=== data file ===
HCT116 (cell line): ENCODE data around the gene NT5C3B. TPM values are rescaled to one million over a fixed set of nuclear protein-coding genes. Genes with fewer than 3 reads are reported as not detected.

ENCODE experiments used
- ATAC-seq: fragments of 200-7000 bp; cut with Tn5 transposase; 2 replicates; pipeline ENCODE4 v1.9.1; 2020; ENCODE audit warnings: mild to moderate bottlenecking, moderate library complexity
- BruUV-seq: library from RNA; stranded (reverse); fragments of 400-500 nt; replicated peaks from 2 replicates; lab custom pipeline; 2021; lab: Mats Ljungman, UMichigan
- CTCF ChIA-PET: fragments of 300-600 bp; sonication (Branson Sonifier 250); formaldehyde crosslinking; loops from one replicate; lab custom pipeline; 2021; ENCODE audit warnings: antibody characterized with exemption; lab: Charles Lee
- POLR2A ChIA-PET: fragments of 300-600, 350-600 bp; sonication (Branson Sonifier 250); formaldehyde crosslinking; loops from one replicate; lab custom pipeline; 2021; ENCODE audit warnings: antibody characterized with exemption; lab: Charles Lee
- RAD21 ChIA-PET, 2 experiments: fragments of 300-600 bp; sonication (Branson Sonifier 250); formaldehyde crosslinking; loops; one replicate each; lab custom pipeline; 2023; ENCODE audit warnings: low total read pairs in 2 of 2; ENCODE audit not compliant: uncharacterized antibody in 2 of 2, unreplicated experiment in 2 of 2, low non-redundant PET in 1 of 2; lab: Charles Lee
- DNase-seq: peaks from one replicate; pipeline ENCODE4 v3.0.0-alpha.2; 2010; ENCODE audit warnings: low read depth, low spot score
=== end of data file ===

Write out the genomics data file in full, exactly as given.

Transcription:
HCT116 (cell line): ENCODE data around the gene NT5C3B. TPM values are rescaled to one million over a fixed set of nuclear protein-coding genes. Genes with fewer than 3 reads are reported as not detected.

ENCODE experiments used
- ATAC-seq: fragments of 200-7000 bp; cut with Tn5 transposase; 2 replicates; pipeline ENCODE4 v1.9.1; 2020; ENCODE audit warnings: mild to moderate bottlenecking, moderate library complexity
- BruUV-seq: library from RNA; stranded (reverse); fragments of 400-500 nt; replicated peaks from 2 replicates; lab custom pipeline; 2021; lab: Mats Ljungman, UMichigan
- CTCF ChIA-PET: fragments of 300-600 bp; sonication (Branson Sonifier 250); formaldehyde crosslinking; loops from one replicate; lab custom pipeline; 2021; ENCODE audit warnings: antibody characterized with exemption; lab: Charles Lee
- POLR2A ChIA-PET: fragments of 300-600, 350-600 bp; sonication (Branson Sonifier 250); formaldehyde crosslinking; loops from one replicate; lab custom pipeline; 2021; ENCODE audit warnings: antibody characterized with exemption; lab: Charles Lee
- RAD21 ChIA-PET, 2 experiments: fragments of 300-600 bp; sonication (Branson Sonifier 250); formaldehyde crosslinking; loops; one replicate each; lab custom pipeline; 2023; ENCODE audit warnings: low total read pairs in 2 of 2; ENCODE audit not compliant: uncharacterized antibody in 2 of 2, unreplicated experiment in 2 of 2, low non-redundant PET in 1 of 2; lab: Charles Lee
- DNase-seq: peaks from one replicate; pipeline ENCODE4 v3.0.0-alpha.2; 2010; ENCODE audit warnings: low read depth, low spot score